I’ve been rereading Deena Metzger‘s book Writing for Your Life, and was reminded of all the writing I had done with her in two workshops at Rowe and two week-long retreats. The 5-minute autobiography is one of her assignments. These were written in 1996, before I knew about PTSD.
I was born to alcoholic parents. I should have been an artist, but they needed a baby sitter and the artist’s temperament was too much for their fragile egos. I was left alone a lot, I had to figure out how to do my life in isolation, I wasn’t very good at it. But I did learn how to do friendship, I have good friends, intimate friends, not many, but as many as I can keep up with at the level at which I like to do friendship. I was smart enough to marry a person who was capable of becoming my best friend and teaching him how to do it. Now I’m trying to learn how to let the artist live in my life, to give her the chance she never had. It’s like being pregnant with a whale, or some dark watery creature who speaks a completely different language. I’m having to move very slowly, be very patient, wait a lot, be content to be silent.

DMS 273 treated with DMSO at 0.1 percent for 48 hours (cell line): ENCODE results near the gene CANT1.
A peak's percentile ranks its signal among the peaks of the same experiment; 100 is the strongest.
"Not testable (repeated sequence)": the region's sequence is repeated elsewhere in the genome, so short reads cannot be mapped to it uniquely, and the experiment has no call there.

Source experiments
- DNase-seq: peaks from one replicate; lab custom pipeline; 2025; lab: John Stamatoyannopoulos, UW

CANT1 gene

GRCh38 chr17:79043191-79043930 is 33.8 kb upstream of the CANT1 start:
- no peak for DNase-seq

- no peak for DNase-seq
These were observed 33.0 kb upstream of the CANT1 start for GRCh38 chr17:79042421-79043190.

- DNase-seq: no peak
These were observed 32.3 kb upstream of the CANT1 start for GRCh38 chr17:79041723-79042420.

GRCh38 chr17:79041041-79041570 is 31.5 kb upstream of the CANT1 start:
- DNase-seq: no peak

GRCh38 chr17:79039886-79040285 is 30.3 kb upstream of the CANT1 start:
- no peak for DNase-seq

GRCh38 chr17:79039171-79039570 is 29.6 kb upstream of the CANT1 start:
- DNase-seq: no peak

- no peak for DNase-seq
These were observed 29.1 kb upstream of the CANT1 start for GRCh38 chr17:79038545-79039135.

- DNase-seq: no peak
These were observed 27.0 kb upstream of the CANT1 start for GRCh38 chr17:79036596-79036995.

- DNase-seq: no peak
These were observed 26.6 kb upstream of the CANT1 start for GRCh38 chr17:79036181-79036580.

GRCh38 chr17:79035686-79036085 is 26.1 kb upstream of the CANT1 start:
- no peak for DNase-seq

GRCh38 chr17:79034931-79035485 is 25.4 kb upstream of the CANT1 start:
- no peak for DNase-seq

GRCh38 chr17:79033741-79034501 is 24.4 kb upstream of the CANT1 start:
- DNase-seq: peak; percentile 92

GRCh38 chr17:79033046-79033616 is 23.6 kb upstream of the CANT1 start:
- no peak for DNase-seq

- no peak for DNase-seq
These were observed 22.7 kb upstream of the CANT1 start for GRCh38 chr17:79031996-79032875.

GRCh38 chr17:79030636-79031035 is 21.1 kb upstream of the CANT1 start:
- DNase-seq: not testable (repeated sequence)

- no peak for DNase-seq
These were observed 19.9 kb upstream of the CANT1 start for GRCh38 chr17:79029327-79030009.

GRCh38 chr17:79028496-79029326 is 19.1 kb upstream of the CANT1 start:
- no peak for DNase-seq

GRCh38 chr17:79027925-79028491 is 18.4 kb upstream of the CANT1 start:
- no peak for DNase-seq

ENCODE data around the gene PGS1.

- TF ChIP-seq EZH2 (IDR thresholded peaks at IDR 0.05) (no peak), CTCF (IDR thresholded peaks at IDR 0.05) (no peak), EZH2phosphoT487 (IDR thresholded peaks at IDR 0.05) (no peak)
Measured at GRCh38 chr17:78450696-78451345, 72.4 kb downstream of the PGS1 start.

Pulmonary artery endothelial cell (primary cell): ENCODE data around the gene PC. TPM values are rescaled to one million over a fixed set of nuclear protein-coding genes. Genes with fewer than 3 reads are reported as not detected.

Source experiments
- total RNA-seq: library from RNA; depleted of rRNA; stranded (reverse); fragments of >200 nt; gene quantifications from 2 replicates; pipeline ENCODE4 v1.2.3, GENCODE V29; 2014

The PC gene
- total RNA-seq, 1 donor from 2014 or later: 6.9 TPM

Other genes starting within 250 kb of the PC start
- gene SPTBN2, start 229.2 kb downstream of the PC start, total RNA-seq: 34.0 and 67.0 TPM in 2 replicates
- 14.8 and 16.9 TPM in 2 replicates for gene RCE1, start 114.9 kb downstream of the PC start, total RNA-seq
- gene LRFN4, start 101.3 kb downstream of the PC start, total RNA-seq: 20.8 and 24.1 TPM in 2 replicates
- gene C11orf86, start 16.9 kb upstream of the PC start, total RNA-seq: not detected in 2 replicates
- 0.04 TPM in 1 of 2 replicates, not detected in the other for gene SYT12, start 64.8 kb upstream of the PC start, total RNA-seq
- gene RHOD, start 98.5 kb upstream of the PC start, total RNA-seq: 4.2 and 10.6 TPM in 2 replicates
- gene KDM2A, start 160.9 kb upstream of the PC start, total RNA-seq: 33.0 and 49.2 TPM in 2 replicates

The “out takes”: I was nuts. I was a rebel gypsy Bohemian. I tore up the napkins at school and left little pieces under the table and the teachers got upset about it. I had a nervous breakdown at college, but they didn’t call it that: I started sleeping over my homework and went into the infirmary for three weeks. I was hospitalized while I was in California. I lost it when my boyfriend left me without a word, just disappeared, and I went to his house and started smashing his windows. At the Health Center they were all afraid I was going to commit suicide, they filled me full of tranquilizers but I kept trying to go to class. It was the spring of Kent State and I stuffed the genie back into the bottle, came back east and went into a suicidal depression. Only many years later did I discover that my behavior was the legacy of my parents’ alcoholism and being sexually abused in my childhood.
— And what I really want to say is … — o yes I was inspired by Deena’s 5 minute left-hand writing (she calls it automatic writing) autobiography. what stands out? Blood — words written in blood and pinned to the curtain. Overcharge supercharge cut into the rock and blood will flow like ink. Passion, passion for the truth. to follow the trail of the wily red fox. and then write until words spray out of your ears and the pen burns the paper cataracts and smoking volcanoes. Something moves in the depths and whole planets get lost in the boiling flow. Volcanoes. Molten rock from the depths. Where does all this lead — is this my life? emerging molten from the depths? Splashing red across a landscape of bitter craters. Trees won’t grow here for a while yet.